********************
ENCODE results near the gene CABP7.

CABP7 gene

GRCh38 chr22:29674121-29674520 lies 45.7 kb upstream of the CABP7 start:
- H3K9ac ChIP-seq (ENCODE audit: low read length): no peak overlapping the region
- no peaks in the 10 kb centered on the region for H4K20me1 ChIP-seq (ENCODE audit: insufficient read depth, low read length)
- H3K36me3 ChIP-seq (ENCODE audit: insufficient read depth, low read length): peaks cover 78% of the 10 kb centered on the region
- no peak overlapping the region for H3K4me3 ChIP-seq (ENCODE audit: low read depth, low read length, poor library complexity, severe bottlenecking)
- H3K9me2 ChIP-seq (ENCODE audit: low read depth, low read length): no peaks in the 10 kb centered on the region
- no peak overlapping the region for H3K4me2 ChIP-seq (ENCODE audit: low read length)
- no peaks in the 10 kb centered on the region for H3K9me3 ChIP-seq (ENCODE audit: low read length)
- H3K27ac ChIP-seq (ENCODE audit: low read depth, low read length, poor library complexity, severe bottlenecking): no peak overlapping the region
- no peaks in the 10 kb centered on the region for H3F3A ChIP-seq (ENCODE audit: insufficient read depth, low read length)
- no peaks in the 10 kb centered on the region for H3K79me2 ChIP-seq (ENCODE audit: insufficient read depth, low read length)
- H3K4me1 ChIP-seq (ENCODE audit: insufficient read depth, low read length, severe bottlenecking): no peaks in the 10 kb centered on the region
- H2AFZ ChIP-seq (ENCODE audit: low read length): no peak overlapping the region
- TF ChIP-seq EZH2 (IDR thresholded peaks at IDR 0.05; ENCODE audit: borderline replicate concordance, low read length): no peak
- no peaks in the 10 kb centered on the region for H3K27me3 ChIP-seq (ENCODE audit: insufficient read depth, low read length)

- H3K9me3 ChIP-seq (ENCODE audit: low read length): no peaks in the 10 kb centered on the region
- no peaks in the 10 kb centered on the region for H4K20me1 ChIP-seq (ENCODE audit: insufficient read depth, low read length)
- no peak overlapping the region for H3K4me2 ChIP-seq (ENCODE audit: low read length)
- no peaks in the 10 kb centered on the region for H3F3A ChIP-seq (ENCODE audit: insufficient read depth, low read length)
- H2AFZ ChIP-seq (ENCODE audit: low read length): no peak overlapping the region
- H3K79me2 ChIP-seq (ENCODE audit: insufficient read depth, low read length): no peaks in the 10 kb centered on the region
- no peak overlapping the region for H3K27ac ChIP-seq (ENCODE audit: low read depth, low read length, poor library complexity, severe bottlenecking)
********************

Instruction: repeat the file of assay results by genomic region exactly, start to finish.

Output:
ENCODE results near the gene CABP7.

CABP7 gene

GRCh38 chr22:29674121-29674520 lies 45.7 kb upstream of the CABP7 start:
- H3K9ac ChIP-seq (ENCODE audit: low read length): no peak overlapping the region
- no peaks in the 10 kb centered on the region for H4K20me1 ChIP-seq (ENCODE audit: insufficient read depth, low read length)
- H3K36me3 ChIP-seq (ENCODE audit: insufficient read depth, low read length): peaks cover 78% of the 10 kb centered on the region
- no peak overlapping the region for H3K4me3 ChIP-seq (ENCODE audit: low read depth, low read length, poor library complexity, severe bottlenecking)
- H3K9me2 ChIP-seq (ENCODE audit: low read depth, low read length): no peaks in the 10 kb centered on the region
- no peak overlapping the region for H3K4me2 ChIP-seq (ENCODE audit: low read length)
- no peaks in the 10 kb centered on the region for H3K9me3 ChIP-seq (ENCODE audit: low read length)
- H3K27ac ChIP-seq (ENCODE audit: low read depth, low read length, poor library complexity, severe bottlenecking): no peak overlapping the region
- no peaks in the 10 kb centered on the region for H3F3A ChIP-seq (ENCODE audit: insufficient read depth, low read length)
- no peaks in the 10 kb centered on the region for H3K79me2 ChIP-seq (ENCODE audit: insufficient read depth, low read length)
- H3K4me1 ChIP-seq (ENCODE audit: insufficient read depth, low read length, severe bottlenecking): no peaks in the 10 kb centered on the region
- H2AFZ ChIP-seq (ENCODE audit: low read length): no peak overlapping the region
- TF ChIP-seq EZH2 (IDR thresholded peaks at IDR 0.05; ENCODE audit: borderline replicate concordance, low read length): no peak
- no peaks in the 10 kb centered on the region for H3K27me3 ChIP-seq (ENCODE audit: insufficient read depth, low read length)

- H3K9me3 ChIP-seq (ENCODE audit: low read length): no peaks in the 10 kb centered on the region
- no peaks in the 10 kb centered on the region for H4K20me1 ChIP-seq (ENCODE audit: insufficient read depth, low read length)
- no peak overlapping the region for H3K4me2 ChIP-seq (ENCODE audit: low read length)
- no peaks in the 10 kb centered on the region for H3F3A ChIP-seq (ENCODE audit: insufficient read depth, low read length)
- H2AFZ ChIP-seq (ENCODE audit: low read length): no peak overlapping the region
- H3K79me2 ChIP-seq (ENCODE audit: insufficient read depth, low read length): no peaks in the 10 kb centered on the region
- no peak overlapping the region for H3K27ac ChIP-seq (ENCODE audit: low read depth, low read length, poor library complexity, severe bottlenecking)